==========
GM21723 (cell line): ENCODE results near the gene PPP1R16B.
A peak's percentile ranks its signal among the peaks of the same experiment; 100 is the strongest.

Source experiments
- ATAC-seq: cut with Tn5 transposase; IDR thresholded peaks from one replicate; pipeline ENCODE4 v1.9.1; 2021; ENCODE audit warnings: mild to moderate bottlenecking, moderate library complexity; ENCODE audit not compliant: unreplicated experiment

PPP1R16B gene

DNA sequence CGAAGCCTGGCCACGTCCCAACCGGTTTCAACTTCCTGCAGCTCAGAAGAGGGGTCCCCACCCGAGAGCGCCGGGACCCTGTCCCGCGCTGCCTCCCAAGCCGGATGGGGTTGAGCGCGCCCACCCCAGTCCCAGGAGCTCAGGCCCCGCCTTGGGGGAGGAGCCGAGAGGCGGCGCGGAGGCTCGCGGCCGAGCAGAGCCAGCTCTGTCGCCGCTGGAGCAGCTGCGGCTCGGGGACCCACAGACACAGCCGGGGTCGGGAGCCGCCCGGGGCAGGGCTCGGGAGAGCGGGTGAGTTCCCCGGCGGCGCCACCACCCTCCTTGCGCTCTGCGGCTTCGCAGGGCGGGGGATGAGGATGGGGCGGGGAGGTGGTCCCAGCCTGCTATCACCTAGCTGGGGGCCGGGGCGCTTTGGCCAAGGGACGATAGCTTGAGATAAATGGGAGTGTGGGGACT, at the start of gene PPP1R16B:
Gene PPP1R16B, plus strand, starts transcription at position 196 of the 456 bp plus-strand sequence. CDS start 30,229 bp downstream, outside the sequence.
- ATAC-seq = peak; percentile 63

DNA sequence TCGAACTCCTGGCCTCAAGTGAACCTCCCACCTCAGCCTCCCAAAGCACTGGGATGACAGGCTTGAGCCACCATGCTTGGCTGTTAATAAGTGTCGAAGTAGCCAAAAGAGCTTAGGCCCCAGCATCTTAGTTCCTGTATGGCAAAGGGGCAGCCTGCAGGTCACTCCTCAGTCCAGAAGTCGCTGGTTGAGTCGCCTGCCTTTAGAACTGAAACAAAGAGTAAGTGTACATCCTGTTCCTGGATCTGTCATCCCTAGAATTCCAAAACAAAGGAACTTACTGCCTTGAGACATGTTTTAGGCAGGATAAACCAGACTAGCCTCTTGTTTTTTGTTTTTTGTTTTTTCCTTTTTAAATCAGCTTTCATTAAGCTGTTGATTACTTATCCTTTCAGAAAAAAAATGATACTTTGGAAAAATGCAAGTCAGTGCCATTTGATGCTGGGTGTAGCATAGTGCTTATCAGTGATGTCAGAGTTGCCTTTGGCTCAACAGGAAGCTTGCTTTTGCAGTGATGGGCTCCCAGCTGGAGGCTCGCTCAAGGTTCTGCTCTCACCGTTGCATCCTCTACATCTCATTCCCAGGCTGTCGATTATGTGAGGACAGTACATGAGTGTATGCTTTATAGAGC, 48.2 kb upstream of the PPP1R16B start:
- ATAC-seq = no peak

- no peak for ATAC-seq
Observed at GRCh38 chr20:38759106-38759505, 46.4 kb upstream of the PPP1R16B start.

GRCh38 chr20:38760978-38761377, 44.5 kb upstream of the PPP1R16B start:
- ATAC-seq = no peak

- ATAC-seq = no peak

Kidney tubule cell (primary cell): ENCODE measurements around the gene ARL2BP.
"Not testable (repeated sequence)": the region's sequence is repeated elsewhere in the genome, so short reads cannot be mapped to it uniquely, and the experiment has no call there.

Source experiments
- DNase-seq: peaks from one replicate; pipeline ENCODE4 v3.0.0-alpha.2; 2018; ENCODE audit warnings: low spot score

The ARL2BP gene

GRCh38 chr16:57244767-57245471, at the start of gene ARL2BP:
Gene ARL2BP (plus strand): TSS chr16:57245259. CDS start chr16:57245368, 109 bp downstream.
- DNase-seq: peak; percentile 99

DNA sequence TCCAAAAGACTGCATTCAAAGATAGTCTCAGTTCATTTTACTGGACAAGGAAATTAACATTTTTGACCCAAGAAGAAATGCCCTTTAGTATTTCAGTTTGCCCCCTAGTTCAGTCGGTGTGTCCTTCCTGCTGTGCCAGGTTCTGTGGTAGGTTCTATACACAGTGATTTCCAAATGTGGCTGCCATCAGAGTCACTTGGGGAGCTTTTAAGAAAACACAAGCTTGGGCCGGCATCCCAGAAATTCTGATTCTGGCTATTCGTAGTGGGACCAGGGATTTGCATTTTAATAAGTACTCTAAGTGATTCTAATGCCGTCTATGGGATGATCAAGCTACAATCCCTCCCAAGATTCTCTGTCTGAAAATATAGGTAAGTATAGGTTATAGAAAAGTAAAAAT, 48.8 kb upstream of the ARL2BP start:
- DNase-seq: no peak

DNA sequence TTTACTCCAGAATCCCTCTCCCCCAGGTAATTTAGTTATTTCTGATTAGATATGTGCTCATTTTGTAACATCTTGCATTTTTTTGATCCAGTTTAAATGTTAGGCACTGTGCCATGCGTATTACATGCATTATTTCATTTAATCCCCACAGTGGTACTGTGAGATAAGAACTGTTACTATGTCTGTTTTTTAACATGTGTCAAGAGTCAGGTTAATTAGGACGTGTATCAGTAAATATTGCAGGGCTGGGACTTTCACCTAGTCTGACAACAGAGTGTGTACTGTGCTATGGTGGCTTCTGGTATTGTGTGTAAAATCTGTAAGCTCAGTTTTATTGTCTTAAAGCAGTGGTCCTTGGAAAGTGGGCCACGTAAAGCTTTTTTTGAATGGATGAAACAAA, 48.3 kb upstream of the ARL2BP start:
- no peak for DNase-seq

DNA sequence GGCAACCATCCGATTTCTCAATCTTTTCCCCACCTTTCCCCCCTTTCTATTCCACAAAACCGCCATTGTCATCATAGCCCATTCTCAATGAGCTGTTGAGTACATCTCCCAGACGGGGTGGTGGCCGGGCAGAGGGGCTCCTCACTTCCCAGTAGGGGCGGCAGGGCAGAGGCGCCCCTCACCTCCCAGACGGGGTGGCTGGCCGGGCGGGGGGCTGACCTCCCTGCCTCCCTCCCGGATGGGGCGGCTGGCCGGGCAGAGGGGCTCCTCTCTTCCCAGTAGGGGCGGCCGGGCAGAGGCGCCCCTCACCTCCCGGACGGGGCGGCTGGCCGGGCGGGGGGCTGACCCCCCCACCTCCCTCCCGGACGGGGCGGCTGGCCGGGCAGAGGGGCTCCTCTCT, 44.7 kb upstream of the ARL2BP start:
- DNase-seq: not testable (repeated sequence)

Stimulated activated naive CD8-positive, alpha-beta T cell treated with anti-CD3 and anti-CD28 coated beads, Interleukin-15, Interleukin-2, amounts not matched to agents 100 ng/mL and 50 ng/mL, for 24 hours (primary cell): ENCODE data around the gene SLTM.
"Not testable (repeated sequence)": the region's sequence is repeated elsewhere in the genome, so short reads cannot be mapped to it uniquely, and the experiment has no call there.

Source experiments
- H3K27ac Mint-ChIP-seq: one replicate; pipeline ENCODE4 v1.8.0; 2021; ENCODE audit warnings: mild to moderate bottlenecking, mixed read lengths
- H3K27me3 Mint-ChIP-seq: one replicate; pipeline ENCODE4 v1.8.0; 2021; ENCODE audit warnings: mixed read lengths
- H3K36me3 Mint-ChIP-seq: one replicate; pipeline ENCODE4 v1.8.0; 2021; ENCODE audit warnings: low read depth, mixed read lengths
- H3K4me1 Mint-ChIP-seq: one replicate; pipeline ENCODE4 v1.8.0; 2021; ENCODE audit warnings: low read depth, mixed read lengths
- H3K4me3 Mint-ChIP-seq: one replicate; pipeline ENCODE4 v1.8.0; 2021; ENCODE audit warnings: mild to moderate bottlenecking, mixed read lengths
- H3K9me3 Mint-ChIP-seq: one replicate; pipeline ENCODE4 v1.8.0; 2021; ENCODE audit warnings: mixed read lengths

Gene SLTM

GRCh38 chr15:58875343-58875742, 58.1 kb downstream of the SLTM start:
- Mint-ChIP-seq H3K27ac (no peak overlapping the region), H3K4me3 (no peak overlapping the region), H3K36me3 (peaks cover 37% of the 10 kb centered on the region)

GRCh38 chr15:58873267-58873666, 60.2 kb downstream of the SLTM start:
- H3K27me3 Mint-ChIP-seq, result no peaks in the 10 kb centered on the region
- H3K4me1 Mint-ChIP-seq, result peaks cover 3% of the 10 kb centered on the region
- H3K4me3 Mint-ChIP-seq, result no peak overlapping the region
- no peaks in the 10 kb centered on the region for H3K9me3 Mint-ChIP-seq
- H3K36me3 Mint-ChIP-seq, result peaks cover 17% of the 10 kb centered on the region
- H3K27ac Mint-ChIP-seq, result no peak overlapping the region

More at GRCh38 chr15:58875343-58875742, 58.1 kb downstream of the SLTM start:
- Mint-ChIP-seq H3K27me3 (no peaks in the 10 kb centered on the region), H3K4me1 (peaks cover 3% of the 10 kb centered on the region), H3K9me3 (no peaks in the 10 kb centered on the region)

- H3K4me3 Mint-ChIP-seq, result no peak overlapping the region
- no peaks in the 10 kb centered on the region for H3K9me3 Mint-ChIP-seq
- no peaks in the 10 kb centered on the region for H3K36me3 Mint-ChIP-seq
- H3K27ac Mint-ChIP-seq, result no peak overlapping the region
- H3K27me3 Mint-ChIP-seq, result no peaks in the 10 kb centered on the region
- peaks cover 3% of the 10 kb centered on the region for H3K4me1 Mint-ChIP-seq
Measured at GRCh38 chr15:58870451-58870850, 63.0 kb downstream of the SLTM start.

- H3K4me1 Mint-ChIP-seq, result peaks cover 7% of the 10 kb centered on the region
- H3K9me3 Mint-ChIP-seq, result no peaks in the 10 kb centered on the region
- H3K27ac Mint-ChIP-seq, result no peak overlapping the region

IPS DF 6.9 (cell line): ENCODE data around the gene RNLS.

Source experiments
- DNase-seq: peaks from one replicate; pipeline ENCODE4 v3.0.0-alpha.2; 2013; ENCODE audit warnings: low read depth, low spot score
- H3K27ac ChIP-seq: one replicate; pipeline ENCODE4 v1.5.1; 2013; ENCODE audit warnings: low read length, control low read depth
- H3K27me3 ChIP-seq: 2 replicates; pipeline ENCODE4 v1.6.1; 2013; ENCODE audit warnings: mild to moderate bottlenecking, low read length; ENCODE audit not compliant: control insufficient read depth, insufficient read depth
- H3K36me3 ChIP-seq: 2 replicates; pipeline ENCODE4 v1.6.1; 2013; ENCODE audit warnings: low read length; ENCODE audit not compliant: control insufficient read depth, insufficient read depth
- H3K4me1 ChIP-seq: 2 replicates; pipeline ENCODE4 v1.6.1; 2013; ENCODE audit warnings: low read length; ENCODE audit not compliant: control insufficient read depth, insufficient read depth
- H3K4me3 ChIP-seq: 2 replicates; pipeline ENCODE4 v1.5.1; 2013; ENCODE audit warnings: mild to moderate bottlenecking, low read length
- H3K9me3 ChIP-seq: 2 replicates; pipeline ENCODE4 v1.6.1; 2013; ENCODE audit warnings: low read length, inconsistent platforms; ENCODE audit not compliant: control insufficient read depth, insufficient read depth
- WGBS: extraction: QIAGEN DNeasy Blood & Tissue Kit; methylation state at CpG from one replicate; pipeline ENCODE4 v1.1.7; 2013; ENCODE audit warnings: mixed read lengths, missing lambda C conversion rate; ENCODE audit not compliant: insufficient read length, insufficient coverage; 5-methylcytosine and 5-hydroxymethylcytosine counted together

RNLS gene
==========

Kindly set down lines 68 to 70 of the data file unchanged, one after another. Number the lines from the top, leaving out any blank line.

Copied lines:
- H3K4me3 ChIP-seq: 2 replicates; pipeline ENCODE4 v1.5.1; 2013; ENCODE audit warnings: mild to moderate bottlenecking, low read length
- H3K9me3 ChIP-seq: 2 replicates; pipeline ENCODE4 v1.6.1; 2013; ENCODE audit warnings: low read length, inconsistent platforms; ENCODE audit not compliant: control insufficient read depth, insufficient read depth
- WGBS: extraction: QIAGEN DNeasy Blood & Tissue Kit; methylation state at CpG from one replicate; pipeline ENCODE4 v1.1.7; 2013; ENCODE audit warnings: mixed read lengths, missing lambda C conversion rate; ENCODE audit not compliant: insufficient read length, insufficient coverage; 5-methylcytosine and 5-hydroxymethylcytosine counted together